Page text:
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The Senate easily confirmed President Trump’s nominee to lead the CIA Monday night, installing a House Republican into the post after a temporary delay of the vote by Democrats critical of government surveillance programs.

The Senate vote means Rep. Mike Pompeo, R-Kan., will take over an agency that has been in the political spotlight for two months, due to the ongoing analysis of Russian cyberattacks and leaks targeting the Democratic party during the 2016 presidential election. Trump has complained that political leaders at the agency were trying to undermine him with leaks, but he assured the CIA that it was receiving “a gem” of a leader in Pompeo.

“I met Mike Pompeo, and it was the only guy I met,” Trump said during a speech at Langley. “Everything he’s done has been a home run. People like him, but much more importantly to me, everybody respects him.”

Pompeo, a fourth-term congressman, has served on the House Permanent Select Committee on Intelligence and the select committee that investigated the Obama administration’s handling of the Benghazi terrorist attack. He was also one of three lawmakers to form a task force probing whistleblower allegations that senior leaders at U.S. Central Command modified intelligence reports to present a rose-colored view of the Islamic State before the terrorist group overran several cities in Iraq and Syria.

Republicans had hoped his confirmation vote would be Friday, but Senate Democrats, led by a prominent critic of government surveillance policies, delayed the vote.

“No CIA director in history has ever been confirmed on Inauguration Day,” Sen. Ron Wyden, D-Ore., and two other Democrats said in a Friday. “The importance of the position of CIA director, especially in these dangerous times, demands that the nomination be thoroughly vetted, questioned and debated.”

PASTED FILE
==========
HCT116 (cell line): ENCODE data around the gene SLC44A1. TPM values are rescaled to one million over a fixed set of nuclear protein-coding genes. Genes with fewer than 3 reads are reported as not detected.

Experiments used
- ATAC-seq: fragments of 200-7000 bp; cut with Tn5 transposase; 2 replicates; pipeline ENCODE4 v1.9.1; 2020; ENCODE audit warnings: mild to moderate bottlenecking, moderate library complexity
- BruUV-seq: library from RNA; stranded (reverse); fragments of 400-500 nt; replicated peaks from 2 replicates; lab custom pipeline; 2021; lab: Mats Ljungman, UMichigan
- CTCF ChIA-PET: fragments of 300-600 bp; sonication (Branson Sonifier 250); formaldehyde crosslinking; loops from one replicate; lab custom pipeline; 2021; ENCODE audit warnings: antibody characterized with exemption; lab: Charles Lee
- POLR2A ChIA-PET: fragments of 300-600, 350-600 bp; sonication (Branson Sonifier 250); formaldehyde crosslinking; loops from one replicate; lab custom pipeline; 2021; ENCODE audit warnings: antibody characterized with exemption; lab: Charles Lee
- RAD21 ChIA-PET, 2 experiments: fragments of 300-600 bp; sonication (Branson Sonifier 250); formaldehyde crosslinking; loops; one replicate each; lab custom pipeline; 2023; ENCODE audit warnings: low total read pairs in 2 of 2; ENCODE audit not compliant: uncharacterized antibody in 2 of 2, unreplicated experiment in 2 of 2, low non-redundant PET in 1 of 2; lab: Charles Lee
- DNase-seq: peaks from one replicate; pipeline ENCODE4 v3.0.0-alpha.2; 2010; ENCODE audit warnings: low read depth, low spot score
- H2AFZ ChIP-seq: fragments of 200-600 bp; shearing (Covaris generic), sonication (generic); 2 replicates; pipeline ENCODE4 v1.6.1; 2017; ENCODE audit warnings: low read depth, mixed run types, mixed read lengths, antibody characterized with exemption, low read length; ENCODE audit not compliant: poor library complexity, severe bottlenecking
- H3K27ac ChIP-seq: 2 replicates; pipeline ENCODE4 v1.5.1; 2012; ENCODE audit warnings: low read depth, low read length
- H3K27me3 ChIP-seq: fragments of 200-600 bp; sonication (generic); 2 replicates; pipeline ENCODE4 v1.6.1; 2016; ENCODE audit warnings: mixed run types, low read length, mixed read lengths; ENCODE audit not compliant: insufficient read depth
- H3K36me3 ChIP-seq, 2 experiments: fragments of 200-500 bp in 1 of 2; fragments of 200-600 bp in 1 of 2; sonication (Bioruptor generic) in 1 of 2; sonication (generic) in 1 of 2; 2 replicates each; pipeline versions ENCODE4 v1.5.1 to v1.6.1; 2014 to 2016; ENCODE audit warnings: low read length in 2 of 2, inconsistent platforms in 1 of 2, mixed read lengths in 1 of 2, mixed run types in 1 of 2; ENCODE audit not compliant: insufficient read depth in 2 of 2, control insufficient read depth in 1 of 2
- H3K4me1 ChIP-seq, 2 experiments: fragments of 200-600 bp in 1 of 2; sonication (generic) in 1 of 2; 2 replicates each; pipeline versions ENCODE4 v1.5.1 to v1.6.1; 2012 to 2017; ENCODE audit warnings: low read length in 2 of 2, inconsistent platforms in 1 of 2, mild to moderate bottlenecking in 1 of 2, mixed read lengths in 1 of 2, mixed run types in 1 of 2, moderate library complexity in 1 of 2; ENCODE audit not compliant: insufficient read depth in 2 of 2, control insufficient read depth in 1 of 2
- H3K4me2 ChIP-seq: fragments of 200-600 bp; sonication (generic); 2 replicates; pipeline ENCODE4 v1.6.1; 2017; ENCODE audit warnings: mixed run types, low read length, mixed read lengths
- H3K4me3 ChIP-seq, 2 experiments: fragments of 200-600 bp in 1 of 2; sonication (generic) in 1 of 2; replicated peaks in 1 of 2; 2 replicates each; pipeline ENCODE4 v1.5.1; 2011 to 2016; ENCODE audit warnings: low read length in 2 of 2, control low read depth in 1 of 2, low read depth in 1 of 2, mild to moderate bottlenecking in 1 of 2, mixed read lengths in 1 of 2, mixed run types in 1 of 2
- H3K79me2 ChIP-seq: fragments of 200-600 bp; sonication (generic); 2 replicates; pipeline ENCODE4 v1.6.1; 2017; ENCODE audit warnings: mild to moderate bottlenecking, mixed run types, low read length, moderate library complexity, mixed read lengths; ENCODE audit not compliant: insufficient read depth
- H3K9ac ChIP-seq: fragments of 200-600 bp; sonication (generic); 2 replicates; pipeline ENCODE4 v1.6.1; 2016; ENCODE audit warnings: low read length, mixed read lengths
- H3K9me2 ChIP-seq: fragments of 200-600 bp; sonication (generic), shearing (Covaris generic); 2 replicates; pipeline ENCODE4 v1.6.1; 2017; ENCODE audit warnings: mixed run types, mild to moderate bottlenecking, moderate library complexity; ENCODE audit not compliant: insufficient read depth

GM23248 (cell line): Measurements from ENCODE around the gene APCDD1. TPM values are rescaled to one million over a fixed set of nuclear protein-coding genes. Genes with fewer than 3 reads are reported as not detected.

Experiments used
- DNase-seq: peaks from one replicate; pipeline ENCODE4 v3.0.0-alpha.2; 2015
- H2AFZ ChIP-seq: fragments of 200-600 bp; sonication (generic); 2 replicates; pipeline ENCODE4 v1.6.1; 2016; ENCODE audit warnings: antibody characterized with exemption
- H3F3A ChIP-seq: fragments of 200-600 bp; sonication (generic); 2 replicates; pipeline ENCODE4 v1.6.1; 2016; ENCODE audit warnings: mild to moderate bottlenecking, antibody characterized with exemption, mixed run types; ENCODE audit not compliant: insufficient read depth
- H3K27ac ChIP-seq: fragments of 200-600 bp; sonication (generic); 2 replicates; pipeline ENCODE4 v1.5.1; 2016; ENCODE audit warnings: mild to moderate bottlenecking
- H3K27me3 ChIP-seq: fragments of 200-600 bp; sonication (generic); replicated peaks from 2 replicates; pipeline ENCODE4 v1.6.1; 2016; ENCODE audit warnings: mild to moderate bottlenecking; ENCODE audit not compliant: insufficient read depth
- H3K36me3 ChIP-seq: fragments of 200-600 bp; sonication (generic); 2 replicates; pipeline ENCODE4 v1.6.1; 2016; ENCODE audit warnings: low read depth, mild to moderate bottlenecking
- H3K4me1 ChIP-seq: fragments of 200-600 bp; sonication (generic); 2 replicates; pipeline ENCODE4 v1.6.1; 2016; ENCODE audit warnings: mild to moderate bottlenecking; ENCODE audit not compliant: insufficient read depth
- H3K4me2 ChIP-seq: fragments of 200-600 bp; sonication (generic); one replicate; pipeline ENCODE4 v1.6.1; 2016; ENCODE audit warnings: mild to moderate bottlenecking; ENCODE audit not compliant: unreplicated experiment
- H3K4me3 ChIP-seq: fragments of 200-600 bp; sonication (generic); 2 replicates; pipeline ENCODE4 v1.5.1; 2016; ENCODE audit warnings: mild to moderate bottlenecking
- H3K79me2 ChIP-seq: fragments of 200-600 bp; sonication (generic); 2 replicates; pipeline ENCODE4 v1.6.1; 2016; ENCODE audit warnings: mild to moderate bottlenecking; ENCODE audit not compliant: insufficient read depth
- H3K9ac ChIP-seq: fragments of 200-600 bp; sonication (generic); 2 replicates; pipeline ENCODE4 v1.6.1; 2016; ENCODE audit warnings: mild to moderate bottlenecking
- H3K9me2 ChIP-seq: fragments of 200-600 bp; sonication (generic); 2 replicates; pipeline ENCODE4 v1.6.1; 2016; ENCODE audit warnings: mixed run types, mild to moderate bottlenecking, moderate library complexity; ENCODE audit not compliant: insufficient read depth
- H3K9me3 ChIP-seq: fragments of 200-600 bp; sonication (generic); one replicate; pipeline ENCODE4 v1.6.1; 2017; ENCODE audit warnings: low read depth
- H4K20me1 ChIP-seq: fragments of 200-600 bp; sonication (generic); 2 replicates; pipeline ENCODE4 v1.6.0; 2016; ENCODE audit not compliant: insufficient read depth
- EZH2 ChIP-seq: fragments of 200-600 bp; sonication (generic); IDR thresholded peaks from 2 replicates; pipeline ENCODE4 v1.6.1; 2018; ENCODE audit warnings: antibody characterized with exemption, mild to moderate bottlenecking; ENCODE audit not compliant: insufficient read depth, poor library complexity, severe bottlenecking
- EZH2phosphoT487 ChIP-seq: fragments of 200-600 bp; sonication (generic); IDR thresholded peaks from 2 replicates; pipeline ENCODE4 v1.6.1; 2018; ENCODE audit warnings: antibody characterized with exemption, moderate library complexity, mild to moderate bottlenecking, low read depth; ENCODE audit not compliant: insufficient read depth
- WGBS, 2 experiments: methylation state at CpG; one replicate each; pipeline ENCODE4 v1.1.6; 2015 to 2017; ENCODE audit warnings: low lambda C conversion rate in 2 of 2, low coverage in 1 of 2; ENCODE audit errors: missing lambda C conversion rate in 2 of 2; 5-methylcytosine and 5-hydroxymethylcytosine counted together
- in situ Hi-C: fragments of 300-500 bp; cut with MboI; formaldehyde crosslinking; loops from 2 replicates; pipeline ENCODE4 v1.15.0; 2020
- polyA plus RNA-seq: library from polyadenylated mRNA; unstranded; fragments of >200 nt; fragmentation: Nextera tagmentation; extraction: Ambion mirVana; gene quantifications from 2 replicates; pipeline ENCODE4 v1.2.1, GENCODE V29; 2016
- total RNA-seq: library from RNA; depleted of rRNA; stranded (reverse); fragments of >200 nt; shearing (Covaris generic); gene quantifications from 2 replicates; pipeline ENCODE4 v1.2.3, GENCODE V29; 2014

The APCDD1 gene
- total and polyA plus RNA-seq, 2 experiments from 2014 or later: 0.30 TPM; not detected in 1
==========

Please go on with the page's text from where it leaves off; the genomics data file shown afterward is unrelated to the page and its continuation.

Despite that demand, Democrats used little of the six hours of debate set Monday for Pompeo’s nomination. Instead, Obamacare was discussed on the Senate floor, and senators in the end agreed to end debate early and start the vote at around 7 p.m., instead of 9 p.m.

The delay angered Republicans, who believed they’d had a deal with Senate Minority Leader Chuck Schumer to vote on the nomination when the Senate confirmed Defense Secretary James Mattis and Homeland Security Secretary John Kelly. Schumer agreed not to hold up Pompeo in exchange for Republicans agreeing to reschedule his hearing, for the convenience of Sen. Dianne Feinstein, D-Calif.

When the debate finally took place, Pompeo enjoyed some Democratic support.

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“I want to make clear that Congressman Pompeo has committed to following the law with respect to torture,” said Feinstein, who was the top Democrat on the Senate Select Committee on Intelligence in the last Congress. “Additionally, he has promised to put aside his previous political considerations and he is committed to providing the president and the Congress with independent, objective intelligence analysis. I certainly and others certainly intend to hold him to these commitments.”

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